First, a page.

Effortlessly, elegantly, Tom Wolfe bestrode both fiction and nonfiction. He was an acute observer of the evolution of American culture over the second half of the 20th century, a roaming anthropologist who surveyed the new tribes of East Coast and West Coast and everywhere in between.
His most exemplary work remains The Electric Kool-Aid Acid Test (1968) which, as well as providing an object lesson in the literary experimentation of “New Journalism”, takes the writer and the reader on a madcap, LSD fuelled bus journey across America with the Merry Pranksters, in a style at once objective, subjective, and hallucinatory.
Wolfe’s first collection of essays, originally written for Esquire and the New York Herald Tribune, was The Kandy-Colored Tangerine-Flake Streamline Baby (1965) in which the author turns on and tunes in to the sub-cultural obsessions of custom cars, Las Vegas, pop music, and stock car racing (an essay that was turned into the film, The Last American Hero).
The Electric Kool-Aid Acid Test became a manual of the hippy movement. But just as he was capable of writing seductively about surfing (notably in The Pump House Gang, focused on a group of surfers in La Jolla) without ever getting wet, Wolfe himself was never a hippy.
He was too disciplined and controlled for that. He didn’t sample the drugs he wrote about. His signature sartorial style consisted of a three-piece white (or cream) suit, with minor variations.
While sympathising with the aims and ideas of his messianic hero Ken Kesey, Merry Prankster-in-chief and author of One Flew Over the Cuckoo’s Nest —which in effect denounced conservative, institutional America and was a hymn to liberation — Wolfe himself remained discreet, almost invisible in his own writing.
In his self-effacing manner he was less like, among his contemporaries, Norman Mailer or Hunter S Thompson, and more of a modern-day Flaubert, even if Flaubert would probably not have used words like “POW” and “boing” quite so often — or punctuated his prose with quite so many exclamations marks.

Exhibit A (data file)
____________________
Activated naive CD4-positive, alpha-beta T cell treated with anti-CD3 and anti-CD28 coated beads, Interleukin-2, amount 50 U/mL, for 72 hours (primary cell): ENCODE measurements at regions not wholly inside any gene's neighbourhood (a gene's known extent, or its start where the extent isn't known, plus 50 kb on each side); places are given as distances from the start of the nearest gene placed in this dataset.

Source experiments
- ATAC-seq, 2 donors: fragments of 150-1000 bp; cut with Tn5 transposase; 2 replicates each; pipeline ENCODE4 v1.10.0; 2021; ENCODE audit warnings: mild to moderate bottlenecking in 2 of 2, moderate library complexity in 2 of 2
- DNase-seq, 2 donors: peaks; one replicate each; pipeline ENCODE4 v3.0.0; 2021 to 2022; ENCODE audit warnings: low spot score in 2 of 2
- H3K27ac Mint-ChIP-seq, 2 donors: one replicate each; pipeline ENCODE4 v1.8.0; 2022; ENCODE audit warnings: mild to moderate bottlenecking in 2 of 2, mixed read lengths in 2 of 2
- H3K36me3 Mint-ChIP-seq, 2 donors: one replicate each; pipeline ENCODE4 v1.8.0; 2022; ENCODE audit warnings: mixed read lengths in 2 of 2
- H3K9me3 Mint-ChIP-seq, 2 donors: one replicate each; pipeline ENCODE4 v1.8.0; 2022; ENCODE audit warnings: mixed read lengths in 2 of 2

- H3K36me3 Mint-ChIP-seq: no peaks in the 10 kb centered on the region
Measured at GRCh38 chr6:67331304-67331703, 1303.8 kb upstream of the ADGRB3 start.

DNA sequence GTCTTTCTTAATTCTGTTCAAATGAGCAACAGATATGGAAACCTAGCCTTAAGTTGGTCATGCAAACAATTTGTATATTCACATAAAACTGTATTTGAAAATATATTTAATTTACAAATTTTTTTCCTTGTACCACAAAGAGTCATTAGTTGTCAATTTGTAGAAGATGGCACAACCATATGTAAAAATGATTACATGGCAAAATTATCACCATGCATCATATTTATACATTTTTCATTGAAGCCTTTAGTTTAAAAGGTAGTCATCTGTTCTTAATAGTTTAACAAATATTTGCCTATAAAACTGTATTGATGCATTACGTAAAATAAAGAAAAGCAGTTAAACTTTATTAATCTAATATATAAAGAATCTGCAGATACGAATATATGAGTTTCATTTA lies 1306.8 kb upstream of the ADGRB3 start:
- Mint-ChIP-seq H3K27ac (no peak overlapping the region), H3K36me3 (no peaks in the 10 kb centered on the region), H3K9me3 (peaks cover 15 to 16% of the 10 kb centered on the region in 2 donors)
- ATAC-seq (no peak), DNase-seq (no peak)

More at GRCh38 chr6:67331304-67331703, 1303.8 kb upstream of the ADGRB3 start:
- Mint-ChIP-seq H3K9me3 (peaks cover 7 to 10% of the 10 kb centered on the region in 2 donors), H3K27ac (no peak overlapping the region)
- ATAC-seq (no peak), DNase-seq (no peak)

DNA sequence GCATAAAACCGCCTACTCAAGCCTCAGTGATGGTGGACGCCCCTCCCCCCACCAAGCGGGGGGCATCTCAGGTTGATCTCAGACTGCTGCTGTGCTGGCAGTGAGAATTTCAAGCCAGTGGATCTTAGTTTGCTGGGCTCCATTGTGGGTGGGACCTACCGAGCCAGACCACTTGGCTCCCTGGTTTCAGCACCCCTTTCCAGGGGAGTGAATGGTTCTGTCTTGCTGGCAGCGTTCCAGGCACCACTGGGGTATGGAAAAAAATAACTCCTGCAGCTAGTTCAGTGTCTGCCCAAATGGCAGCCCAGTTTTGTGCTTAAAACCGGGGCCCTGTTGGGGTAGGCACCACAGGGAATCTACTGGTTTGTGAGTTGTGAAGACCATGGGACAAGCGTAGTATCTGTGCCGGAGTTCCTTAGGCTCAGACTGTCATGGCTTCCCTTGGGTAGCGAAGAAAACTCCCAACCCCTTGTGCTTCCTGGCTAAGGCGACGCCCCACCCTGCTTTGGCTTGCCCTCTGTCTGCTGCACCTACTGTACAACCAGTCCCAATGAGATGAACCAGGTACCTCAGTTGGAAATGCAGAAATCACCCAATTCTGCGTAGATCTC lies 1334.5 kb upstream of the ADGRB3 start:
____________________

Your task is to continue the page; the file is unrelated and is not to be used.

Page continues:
Some critics of Wolfe’s style maintained that he blurred the distinction between reportage and fiction. It is true that his attention to idiom and idiosyncrasy and his formal inventiveness inevitably led him in the direction of the novel.
The Bonfire of the Vanities may have been the quintessential novel of the 1980s. Modelled on William Makepeace Thackeray’s 19th-century Vanity Fair (which provided the original title of the book), set in a New York that is both highly particular and an allegory of the nation as a whole, it takes a narcissistic vision of Wall Street, exemplified in the ironic phrase “Masters of the Universe”, and the everyday racism that divides Manhattan and the Bronx, and brings them into collision with the legal justice system and the media (represented by an alcoholic expat Brit).
Wolfe’s second novel, A Man in Full (1998) replaces bond trading with real estate and transposes the clash of libido and lucre to Atlanta, Georgia. It was another bestseller, even if slated by John Updike as mere “entertainment” and described by Norman Mailer as “a 742-page book that reads as if it is fifteen hundred pages long”.
I Am Charlotte Simmons (2004) depicts how it all goes wrong for a talented young student of neuroscience from a poor background attending an elite university, preoccupied mainly with sex and sport. It also won that year’s “Bad Sex in Fiction” award.
Wolfe lampooned left-wing intellectuals in Radical Chic and apotheosised astronauts in The Right Stuff. He coined the phrase, the “Me Decade”, originally about the 1970s. His most recent publication was The Kingdom of Speech (2016) a freewheeling theory of the evolution of language, critical of Darwin and Chomsky.
Stylistically, Wolfe was notable for ellipsis, over-punctuation, but above all onomatopoeia. His technique was sometimes referred to as “psychedelic” (among other less flattering adjectives). But the reality was that he really listened to the way that people spoke and had a shot at capturing the oral on the page, including nonce-words such as Unnnnggggghhhheeeee, Ggghhzzzzzzzhhhhhhhggggggzzzzzzzeeeeeong and arrrrrgh.
Wolfe invoked Emile Zola’s downbeat depictions of Paris and coal mines at the end of the 19th century as his model, but perhaps the 20th-century’s Jean-Paul Sartre provides a more fitting slogan for his melancholy aesthetic, “everything is doomed to failure”.
Sherman McCoy, protagonist of The Bonfire of the Vanities, deserves to be seen as a tragic figure. In all Wolfe’s works, the pleasure principle smashes up against the reality principle with spectacular and dismal results.
Wolfe alternately mythifies and de-mythifies. He falls in with and even temporarily surrenders to American utopias — take, for example, the Playboy mansion of Hugh Hefner — only to dissect and deconstruct their absurdities.